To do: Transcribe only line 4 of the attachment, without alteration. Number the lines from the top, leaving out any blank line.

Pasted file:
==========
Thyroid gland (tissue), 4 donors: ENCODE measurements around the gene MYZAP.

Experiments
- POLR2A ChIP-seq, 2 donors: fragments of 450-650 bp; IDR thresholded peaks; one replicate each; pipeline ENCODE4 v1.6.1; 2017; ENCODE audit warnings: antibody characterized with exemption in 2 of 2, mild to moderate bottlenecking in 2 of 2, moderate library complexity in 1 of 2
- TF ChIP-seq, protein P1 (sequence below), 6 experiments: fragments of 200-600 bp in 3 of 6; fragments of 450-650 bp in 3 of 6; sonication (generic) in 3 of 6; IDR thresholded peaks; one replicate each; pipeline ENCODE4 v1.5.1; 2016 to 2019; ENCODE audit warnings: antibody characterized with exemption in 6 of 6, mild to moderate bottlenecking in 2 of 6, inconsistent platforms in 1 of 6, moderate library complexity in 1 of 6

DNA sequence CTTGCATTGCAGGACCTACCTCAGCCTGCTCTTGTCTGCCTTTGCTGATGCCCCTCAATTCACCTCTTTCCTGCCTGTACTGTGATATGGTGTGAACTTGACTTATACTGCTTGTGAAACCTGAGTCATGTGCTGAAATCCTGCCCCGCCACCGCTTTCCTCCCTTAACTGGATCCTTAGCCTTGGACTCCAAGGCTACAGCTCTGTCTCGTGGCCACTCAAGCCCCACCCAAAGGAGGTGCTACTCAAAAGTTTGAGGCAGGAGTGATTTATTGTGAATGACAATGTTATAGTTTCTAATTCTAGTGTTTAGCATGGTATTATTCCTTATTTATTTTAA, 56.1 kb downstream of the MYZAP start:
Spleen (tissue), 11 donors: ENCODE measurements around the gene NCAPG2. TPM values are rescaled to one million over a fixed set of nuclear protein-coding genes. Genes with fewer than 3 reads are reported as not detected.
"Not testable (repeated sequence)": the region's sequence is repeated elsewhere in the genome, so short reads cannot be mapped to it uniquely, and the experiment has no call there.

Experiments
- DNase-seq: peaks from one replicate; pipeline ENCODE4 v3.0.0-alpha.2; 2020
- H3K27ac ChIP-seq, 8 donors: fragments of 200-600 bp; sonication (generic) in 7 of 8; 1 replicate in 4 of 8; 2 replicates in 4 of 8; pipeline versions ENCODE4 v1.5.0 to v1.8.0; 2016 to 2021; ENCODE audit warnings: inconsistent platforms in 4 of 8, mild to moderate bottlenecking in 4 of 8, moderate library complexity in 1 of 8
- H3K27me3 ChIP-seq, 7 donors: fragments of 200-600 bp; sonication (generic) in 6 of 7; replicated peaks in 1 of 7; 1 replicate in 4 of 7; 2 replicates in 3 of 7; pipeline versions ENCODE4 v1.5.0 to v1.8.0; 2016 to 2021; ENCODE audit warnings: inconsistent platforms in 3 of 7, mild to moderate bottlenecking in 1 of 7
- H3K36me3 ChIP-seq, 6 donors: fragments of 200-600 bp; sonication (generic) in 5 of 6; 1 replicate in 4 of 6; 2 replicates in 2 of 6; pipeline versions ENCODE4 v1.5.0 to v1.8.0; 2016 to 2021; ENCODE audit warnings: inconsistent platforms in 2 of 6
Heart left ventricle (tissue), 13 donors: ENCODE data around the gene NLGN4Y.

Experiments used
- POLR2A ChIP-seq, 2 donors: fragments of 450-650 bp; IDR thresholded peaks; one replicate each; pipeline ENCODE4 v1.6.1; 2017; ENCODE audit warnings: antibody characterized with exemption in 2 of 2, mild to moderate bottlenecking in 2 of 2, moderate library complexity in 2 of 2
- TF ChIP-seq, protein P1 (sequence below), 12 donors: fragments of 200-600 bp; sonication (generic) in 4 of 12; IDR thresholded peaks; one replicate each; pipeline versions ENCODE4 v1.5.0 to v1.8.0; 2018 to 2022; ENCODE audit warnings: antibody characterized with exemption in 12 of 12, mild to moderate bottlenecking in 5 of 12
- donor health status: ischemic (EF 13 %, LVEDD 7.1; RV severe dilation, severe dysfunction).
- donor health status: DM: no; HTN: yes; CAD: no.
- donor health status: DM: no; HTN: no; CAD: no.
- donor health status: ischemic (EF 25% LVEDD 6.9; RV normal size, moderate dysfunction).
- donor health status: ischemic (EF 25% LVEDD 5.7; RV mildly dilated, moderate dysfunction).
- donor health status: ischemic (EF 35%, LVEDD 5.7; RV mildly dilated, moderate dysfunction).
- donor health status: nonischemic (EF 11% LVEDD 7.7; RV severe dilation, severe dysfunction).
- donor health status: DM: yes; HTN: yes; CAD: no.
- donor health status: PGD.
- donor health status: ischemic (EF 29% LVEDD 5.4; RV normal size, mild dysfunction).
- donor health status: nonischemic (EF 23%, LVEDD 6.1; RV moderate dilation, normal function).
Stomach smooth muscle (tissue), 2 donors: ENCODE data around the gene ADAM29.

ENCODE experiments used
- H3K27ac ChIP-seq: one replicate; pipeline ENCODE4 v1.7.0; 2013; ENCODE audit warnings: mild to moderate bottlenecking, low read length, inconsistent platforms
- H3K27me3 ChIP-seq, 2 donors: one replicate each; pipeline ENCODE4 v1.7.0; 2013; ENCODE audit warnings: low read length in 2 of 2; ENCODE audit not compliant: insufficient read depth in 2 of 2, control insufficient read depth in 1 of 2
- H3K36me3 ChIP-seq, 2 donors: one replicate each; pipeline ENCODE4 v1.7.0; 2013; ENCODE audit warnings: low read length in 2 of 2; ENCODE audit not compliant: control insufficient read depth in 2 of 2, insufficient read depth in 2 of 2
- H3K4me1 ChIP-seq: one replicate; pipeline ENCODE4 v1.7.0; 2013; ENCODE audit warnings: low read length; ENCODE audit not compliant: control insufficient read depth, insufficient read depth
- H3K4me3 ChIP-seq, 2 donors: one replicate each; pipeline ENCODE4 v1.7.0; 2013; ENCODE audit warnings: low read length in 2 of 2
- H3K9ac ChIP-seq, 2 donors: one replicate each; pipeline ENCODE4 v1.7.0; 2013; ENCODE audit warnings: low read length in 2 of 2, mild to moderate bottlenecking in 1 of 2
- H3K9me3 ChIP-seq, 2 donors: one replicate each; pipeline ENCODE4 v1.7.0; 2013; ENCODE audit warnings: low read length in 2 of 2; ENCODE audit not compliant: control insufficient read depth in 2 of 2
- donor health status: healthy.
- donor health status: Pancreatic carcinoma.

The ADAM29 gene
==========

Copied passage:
- TF ChIP-seq, protein P1 (sequence below), 6 experiments: fragments of 200-600 bp in 3 of 6; fragments of 450-650 bp in 3 of 6; sonication (generic) in 3 of 6; IDR thresholded peaks; one replicate each; pipeline ENCODE4 v1.5.1; 2016 to 2019; ENCODE audit warnings: antibody characterized with exemption in 6 of 6, mild to moderate bottlenecking in 2 of 6, inconsistent platforms in 1 of 6, moderate library complexity in 1 of 6